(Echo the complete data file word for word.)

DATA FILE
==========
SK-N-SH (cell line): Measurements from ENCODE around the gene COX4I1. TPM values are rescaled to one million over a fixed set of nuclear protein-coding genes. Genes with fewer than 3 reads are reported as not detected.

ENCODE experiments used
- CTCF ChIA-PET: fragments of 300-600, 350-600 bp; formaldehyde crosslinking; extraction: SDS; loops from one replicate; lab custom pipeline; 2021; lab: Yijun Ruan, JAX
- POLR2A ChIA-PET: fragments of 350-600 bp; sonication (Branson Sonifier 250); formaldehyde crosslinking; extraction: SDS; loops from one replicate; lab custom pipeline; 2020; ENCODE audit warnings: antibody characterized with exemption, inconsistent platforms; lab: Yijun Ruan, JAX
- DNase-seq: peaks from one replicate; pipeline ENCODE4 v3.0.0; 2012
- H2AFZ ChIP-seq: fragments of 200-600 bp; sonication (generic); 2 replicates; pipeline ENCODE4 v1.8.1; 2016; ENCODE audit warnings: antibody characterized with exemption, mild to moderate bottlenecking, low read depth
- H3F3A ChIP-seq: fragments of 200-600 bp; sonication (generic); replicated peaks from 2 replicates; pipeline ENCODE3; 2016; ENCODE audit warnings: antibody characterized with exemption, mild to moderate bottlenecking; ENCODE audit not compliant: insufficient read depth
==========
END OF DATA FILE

SK-N-SH (cell line): Measurements from ENCODE around the gene COX4I1. TPM values are rescaled to one million over a fixed set of nuclear protein-coding genes. Genes with fewer than 3 reads are reported as not detected.

ENCODE experiments used
- CTCF ChIA-PET: fragments of 300-600, 350-600 bp; formaldehyde crosslinking; extraction: SDS; loops from one replicate; lab custom pipeline; 2021; lab: Yijun Ruan, JAX
- POLR2A ChIA-PET: fragments of 350-600 bp; sonication (Branson Sonifier 250); formaldehyde crosslinking; extraction: SDS; loops from one replicate; lab custom pipeline; 2020; ENCODE audit warnings: antibody characterized with exemption, inconsistent platforms; lab: Yijun Ruan, JAX
- DNase-seq: peaks from one replicate; pipeline ENCODE4 v3.0.0; 2012
- H2AFZ ChIP-seq: fragments of 200-600 bp; sonication (generic); 2 replicates; pipeline ENCODE4 v1.8.1; 2016; ENCODE audit warnings: antibody characterized with exemption, mild to moderate bottlenecking, low read depth
- H3F3A ChIP-seq: fragments of 200-600 bp; sonication (generic); replicated peaks from 2 replicates; pipeline ENCODE3; 2016; ENCODE audit warnings: antibody characterized with exemption, mild to moderate bottlenecking; ENCODE audit not compliant: insufficient read depth